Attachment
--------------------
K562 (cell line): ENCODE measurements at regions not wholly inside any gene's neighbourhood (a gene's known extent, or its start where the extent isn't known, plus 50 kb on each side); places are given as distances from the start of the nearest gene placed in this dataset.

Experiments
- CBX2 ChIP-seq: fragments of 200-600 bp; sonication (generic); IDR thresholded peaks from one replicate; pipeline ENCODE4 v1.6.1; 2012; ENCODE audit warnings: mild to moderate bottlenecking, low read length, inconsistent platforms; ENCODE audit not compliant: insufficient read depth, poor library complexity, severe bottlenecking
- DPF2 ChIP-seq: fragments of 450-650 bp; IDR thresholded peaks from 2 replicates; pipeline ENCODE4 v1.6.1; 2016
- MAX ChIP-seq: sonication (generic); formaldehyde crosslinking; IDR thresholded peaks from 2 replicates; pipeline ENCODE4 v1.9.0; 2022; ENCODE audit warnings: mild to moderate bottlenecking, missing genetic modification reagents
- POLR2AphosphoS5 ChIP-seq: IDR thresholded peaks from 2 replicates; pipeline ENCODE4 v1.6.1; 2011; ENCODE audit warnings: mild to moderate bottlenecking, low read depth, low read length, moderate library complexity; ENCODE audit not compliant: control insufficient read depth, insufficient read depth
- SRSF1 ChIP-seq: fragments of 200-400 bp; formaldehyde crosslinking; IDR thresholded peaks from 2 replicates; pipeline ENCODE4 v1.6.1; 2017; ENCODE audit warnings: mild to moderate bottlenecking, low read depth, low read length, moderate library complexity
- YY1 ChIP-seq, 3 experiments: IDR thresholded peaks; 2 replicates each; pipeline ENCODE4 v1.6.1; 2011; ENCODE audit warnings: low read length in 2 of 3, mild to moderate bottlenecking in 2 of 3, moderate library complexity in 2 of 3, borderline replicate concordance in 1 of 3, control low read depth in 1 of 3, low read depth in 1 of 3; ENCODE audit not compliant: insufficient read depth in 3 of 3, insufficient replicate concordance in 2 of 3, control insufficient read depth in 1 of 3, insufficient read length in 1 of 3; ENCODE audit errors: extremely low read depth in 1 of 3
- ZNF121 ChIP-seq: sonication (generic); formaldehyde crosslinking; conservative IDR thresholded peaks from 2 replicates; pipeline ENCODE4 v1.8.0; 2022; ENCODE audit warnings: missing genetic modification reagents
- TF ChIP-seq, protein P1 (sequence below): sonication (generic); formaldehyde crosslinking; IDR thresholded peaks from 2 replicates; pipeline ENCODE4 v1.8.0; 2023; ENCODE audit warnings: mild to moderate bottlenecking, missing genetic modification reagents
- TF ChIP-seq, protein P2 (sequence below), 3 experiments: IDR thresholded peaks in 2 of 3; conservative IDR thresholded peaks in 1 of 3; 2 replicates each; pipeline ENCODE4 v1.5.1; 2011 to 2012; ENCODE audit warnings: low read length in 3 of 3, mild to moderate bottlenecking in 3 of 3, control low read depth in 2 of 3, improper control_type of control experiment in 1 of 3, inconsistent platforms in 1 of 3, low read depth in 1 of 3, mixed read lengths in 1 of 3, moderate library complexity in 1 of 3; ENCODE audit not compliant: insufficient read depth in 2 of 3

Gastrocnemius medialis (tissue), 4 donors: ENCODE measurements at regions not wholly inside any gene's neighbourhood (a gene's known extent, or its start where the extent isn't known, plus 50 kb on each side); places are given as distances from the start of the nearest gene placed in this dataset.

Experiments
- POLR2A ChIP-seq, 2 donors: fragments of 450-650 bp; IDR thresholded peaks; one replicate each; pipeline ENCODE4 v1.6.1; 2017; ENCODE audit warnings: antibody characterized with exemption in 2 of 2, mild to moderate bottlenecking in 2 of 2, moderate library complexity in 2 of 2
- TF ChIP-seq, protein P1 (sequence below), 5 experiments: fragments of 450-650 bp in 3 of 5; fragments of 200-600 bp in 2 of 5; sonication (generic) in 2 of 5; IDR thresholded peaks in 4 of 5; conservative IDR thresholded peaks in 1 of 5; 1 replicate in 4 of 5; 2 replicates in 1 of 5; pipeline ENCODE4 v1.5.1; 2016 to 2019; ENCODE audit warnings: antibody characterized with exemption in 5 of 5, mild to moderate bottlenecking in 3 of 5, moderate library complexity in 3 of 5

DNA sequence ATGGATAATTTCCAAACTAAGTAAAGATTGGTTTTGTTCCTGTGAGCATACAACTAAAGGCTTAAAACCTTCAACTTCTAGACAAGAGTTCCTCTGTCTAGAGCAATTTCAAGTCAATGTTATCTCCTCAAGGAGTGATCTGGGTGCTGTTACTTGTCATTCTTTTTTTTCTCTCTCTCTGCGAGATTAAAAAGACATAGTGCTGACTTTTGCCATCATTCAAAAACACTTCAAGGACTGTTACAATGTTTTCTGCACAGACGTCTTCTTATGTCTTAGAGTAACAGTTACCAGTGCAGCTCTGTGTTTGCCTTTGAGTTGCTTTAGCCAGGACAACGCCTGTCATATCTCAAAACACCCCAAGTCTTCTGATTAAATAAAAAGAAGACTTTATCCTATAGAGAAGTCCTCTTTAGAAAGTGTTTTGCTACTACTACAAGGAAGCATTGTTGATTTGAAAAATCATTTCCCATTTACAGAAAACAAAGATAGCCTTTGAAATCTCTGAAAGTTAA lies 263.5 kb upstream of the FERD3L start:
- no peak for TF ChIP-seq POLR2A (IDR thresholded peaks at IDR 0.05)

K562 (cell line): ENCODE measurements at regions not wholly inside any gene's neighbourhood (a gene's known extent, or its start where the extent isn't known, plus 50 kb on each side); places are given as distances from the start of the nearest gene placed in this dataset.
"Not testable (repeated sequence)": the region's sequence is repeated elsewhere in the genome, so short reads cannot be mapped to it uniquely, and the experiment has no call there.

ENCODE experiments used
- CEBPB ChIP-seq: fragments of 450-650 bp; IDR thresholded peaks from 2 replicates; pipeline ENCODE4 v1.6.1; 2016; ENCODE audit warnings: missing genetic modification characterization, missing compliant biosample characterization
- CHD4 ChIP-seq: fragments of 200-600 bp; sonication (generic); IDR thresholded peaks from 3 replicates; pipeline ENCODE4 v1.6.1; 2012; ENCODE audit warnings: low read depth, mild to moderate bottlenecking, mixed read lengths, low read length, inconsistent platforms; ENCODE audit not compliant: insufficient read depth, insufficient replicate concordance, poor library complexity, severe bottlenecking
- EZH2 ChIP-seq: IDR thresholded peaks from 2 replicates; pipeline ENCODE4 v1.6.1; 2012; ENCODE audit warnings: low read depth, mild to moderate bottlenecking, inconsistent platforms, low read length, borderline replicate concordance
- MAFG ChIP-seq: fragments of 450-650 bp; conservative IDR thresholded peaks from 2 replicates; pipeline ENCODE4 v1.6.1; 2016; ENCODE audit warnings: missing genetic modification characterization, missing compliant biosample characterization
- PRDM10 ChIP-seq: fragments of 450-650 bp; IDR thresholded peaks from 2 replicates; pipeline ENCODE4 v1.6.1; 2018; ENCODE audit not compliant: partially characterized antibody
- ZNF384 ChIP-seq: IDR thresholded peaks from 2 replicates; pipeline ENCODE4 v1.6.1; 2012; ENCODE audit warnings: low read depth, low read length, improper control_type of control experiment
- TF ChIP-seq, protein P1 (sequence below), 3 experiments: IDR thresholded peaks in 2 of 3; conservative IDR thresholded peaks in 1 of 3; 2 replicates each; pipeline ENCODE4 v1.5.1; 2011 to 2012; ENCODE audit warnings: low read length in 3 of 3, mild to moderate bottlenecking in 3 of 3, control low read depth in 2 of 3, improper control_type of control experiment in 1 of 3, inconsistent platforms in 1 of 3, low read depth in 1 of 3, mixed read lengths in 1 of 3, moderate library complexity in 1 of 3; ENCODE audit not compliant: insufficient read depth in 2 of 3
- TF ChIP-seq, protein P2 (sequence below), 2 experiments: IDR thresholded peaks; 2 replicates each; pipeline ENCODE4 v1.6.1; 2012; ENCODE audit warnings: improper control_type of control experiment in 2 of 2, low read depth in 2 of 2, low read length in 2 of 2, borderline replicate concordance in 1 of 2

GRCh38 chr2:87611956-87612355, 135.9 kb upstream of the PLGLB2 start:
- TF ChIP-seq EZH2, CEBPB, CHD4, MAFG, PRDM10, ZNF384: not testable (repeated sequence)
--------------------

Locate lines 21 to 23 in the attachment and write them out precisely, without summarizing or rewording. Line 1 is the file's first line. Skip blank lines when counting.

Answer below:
- CEBPB ChIP-seq: fragments of 450-650 bp; IDR thresholded peaks from 2 replicates; pipeline ENCODE4 v1.6.1; 2016; ENCODE audit warnings: missing genetic modification characterization, missing compliant biosample characterization
- CHD4 ChIP-seq: fragments of 200-600 bp; sonication (generic); IDR thresholded peaks from 3 replicates; pipeline ENCODE4 v1.6.1; 2012; ENCODE audit warnings: low read depth, mild to moderate bottlenecking, mixed read lengths, low read length, inconsistent platforms; ENCODE audit not compliant: insufficient read depth, insufficient replicate concordance, poor library complexity, severe bottlenecking
- EZH2 ChIP-seq: IDR thresholded peaks from 2 replicates; pipeline ENCODE4 v1.6.1; 2012; ENCODE audit warnings: low read depth, mild to moderate bottlenecking, inconsistent platforms, low read length, borderline replicate concordance